I have no images to accompany this post, but if you can picture cheese, then cheesy vomit, blue lips, hives, panic, an ambulance and a hospital cot, that pretty much sums up the scene.
Actually, that makes it sound worse than it was – we’re really lucky that Magoo (now 11 months) is completely fine…one shot of adrenaline later.
Our brush with anaphylaxis happened a couple of Sundays ago, and if every cloud has a silver lining, ours would be that we finally have an appointment at the Royal Children’s Hospital Anaphylaxis Clinic (in a fortnight’s time) so we can work out what the hell is going on. Also, I now have an EpiPen Jnr in my handbag at all times. [See Anna Phylaxis, you scary bitch (Part 2) for our diagnosis].
Up until this point, despite having consulted both my GP and a child health nurse about Magoo’s suspected dairy allergy, I was told that we couldn’t get any testing done until she is twelve months old. Apparently, testing young babies isn’t effective, and according to my health nurse, they can’t tell whether the reaction is caused by an allergy, or whether it’s the result of an immature digestive system.
So we were advised to keep giving Magoo small amounts of dairy.
Cow’s milk was a no-no. One teaspoon of that caused an almost instantaneous response, with hives and projectile vomiting.
Once was enough for that!
Formula caused the same response (Aptamil and Bellamy’s). I’m still breast-feeding.
We tried natural, Greek-style yoghurt (on my GP’s advice), which was fine for a few weeks, and then the same thing happened. Then goat’s milk yoghurt, which caused hives. Be gone yoghurt! (I later learned that allergens tend to build up in your system and may not cause a reaction until the food has been consumed several times).
Then we tried some cheddar cheese. Then a bit more cheddar cheese. At last, something she could eat and enjoy! Cheese sandwiches ahoy! I envisaged Magoo and I in a few years’ time, tucking into big platters of Brie and crackers. Bliss! We happily ate cheddar for about six weeks (mind you, most of it ended up being flung on the floor along with Magoo’s other food. See my post Keeping up with the Joneses for more on that).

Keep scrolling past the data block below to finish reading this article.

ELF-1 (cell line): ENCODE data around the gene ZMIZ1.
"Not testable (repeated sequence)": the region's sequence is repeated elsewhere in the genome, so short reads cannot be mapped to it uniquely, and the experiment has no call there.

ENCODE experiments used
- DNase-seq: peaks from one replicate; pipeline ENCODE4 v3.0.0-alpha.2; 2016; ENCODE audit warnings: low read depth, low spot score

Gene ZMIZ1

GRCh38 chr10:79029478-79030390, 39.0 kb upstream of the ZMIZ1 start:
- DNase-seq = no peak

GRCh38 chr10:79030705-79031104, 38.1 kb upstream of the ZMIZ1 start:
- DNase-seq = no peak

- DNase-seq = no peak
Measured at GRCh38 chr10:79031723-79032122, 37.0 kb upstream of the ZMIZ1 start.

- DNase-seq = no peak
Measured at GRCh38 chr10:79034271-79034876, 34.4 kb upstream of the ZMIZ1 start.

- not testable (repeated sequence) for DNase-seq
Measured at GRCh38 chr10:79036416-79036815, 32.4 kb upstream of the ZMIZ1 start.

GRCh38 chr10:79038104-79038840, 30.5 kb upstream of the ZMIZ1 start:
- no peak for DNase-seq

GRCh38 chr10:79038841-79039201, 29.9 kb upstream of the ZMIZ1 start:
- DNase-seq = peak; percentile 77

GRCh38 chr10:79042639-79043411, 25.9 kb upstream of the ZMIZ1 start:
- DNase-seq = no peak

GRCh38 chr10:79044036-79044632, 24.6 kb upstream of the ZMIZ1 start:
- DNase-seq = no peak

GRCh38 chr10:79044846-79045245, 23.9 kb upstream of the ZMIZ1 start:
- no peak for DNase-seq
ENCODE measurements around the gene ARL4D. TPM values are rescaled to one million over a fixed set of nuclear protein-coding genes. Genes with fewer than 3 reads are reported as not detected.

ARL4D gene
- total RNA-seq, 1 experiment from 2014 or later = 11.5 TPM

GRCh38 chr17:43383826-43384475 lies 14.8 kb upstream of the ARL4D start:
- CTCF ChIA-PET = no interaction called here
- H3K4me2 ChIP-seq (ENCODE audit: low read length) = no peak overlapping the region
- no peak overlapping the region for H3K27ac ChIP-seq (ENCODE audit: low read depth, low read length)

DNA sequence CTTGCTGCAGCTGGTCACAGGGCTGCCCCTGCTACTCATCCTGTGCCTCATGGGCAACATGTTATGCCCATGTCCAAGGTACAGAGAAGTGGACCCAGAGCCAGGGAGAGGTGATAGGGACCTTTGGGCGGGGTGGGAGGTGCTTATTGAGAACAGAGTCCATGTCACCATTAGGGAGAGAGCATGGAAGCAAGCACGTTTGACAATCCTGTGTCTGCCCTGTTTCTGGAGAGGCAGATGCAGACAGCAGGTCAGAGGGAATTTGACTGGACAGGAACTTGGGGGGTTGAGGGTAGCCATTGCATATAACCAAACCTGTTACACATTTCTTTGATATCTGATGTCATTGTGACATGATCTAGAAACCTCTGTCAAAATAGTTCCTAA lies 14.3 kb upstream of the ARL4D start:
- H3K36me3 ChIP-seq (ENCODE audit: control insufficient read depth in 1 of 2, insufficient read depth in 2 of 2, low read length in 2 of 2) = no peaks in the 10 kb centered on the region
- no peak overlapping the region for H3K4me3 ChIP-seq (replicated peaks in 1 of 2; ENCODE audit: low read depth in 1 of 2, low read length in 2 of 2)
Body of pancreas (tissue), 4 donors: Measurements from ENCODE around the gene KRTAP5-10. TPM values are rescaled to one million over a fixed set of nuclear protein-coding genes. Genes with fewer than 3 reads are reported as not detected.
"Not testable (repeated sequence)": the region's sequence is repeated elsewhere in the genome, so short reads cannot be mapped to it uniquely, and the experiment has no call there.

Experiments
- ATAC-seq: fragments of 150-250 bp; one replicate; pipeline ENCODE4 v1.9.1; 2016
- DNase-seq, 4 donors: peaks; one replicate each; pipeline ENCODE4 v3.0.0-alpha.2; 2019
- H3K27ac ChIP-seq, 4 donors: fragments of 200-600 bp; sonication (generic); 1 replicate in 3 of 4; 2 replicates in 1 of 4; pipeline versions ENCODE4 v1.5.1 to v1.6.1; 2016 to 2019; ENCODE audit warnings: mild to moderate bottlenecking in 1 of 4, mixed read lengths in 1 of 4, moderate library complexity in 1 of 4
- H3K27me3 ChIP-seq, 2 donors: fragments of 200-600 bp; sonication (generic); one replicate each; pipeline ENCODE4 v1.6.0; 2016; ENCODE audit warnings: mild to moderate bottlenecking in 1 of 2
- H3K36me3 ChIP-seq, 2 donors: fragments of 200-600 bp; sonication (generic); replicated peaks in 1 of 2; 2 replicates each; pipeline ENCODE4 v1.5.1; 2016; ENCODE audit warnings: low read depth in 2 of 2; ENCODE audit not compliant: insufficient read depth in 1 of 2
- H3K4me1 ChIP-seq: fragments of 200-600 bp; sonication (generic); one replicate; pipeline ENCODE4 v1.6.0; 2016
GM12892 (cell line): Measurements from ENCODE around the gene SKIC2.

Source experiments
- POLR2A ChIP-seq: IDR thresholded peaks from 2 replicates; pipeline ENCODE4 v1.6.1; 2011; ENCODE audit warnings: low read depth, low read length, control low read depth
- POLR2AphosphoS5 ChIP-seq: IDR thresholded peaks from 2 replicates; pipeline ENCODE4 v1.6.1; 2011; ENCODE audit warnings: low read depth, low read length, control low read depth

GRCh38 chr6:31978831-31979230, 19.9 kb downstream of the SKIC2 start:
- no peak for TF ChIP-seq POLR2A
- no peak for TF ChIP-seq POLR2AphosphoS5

And then, one day, the reaction. Only this time, it was worse.
We had the usual vomiting (all over Super Defacto), and then the hives, but this time Magoo went pale and floppy, her eyes started rolling back in her head a little and her lips turned a scary shade of blue-grey.
Luckily, the ambulance arrived in five minutes flat and the ambos and hospital staff were amazing.
We are now completely off dairy (and any other foods I’m afraid she might react to: egg, nuts, etc.) until we can get tested.
I’m pretty pissed off that it had to come to this before we could get anything done about it. Maybe I should have been more insistent with the doctor about getting tests. Maybe I should have just stayed away from dairy altogether, even though I was worried that Magoo would be missing out on an important food group.
I’m also surprised by the whole thing. I used to suspect that food allergies in children were just another bourgeois construction, on a par with wheat grass shots.
“Oh, Clarissa can only have soy fromage frais!”
I imagined that allergic children were sickly and pale all the time, like that boy in The Secret Garden who lives in the wheelchair.
Super Defacto and I can eat anything and I made sure I ate everything (all the safe stuff, anyway) during my pregnancy. And I doubt the Hygiene Hypothesis (which proposes that there are more cases of allergic children because the world is a cleaner place) applies to our house.
In the meantime, while we wait for our tests, I’ve watched this very useful video on allergic disease (thanks Allergy & Anaphylaxis Australia).
And I’ve said to Anna and Phil Axis to pack their shitty, vomity bags and leave us the hell alone!